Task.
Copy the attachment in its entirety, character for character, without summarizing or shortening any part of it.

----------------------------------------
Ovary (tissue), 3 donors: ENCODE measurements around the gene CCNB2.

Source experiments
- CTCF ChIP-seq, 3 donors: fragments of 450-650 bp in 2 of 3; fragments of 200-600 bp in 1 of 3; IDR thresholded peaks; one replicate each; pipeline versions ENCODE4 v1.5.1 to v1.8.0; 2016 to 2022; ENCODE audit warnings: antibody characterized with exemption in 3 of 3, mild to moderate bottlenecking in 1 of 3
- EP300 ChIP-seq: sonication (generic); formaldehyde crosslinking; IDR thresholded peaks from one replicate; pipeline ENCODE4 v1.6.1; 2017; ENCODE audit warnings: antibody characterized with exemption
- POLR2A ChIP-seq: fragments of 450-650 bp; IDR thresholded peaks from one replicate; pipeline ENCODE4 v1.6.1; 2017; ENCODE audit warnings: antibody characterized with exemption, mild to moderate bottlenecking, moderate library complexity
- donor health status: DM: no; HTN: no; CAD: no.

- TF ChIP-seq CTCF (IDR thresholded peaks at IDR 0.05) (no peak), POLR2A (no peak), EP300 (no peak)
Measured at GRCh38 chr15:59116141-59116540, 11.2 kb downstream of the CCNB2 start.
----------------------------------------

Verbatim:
Ovary (tissue), 3 donors: ENCODE measurements around the gene CCNB2.

Source experiments
- CTCF ChIP-seq, 3 donors: fragments of 450-650 bp in 2 of 3; fragments of 200-600 bp in 1 of 3; IDR thresholded peaks; one replicate each; pipeline versions ENCODE4 v1.5.1 to v1.8.0; 2016 to 2022; ENCODE audit warnings: antibody characterized with exemption in 3 of 3, mild to moderate bottlenecking in 1 of 3
- EP300 ChIP-seq: sonication (generic); formaldehyde crosslinking; IDR thresholded peaks from one replicate; pipeline ENCODE4 v1.6.1; 2017; ENCODE audit warnings: antibody characterized with exemption
- POLR2A ChIP-seq: fragments of 450-650 bp; IDR thresholded peaks from one replicate; pipeline ENCODE4 v1.6.1; 2017; ENCODE audit warnings: antibody characterized with exemption, mild to moderate bottlenecking, moderate library complexity
- donor health status: DM: no; HTN: no; CAD: no.

- TF ChIP-seq CTCF (IDR thresholded peaks at IDR 0.05) (no peak), POLR2A (no peak), EP300 (no peak)
Measured at GRCh38 chr15:59116141-59116540, 11.2 kb downstream of the CCNB2 start.